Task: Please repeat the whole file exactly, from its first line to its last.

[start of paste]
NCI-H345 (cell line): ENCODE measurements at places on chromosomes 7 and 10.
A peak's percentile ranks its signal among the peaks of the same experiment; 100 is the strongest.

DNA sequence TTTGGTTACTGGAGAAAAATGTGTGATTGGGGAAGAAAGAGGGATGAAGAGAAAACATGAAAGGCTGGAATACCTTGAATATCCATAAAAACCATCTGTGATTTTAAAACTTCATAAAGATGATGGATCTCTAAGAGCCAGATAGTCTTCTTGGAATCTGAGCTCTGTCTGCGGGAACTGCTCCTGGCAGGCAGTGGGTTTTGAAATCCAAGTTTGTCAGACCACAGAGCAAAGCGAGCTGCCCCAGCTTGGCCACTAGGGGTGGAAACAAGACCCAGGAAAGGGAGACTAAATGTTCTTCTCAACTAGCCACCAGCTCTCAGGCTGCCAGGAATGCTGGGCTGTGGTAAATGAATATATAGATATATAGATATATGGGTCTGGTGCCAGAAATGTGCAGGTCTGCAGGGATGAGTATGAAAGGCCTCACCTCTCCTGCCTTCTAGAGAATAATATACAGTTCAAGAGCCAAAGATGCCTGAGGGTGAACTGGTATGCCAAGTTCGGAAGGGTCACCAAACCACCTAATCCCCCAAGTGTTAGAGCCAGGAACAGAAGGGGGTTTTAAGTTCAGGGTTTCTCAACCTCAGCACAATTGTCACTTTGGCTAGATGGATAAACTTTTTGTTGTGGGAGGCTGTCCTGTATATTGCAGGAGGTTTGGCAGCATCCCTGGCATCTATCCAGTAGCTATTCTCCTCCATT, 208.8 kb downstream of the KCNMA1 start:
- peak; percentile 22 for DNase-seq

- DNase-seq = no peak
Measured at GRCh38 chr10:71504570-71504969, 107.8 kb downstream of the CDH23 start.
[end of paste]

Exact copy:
NCI-H345 (cell line): ENCODE measurements at places on chromosomes 7 and 10.
A peak's percentile ranks its signal among the peaks of the same experiment; 100 is the strongest.

DNA sequence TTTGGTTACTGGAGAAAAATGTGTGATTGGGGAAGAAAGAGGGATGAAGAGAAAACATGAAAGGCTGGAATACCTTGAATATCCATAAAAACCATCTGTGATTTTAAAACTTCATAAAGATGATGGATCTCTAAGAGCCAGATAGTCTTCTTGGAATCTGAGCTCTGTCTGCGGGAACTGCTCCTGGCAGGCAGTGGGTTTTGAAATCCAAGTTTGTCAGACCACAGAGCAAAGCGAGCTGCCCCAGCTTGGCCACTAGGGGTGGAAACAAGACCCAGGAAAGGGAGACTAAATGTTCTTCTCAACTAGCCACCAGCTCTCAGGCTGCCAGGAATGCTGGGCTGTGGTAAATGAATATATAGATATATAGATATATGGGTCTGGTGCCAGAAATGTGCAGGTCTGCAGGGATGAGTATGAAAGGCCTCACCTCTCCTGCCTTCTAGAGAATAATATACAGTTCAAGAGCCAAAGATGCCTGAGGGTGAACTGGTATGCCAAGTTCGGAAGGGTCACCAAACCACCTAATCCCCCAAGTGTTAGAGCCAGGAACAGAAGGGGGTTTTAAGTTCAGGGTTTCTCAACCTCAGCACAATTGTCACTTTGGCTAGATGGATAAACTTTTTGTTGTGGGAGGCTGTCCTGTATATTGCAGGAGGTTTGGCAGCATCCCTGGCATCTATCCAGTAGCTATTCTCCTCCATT, 208.8 kb downstream of the KCNMA1 start:
- peak; percentile 22 for DNase-seq

- DNase-seq = no peak
Measured at GRCh38 chr10:71504570-71504969, 107.8 kb downstream of the CDH23 start.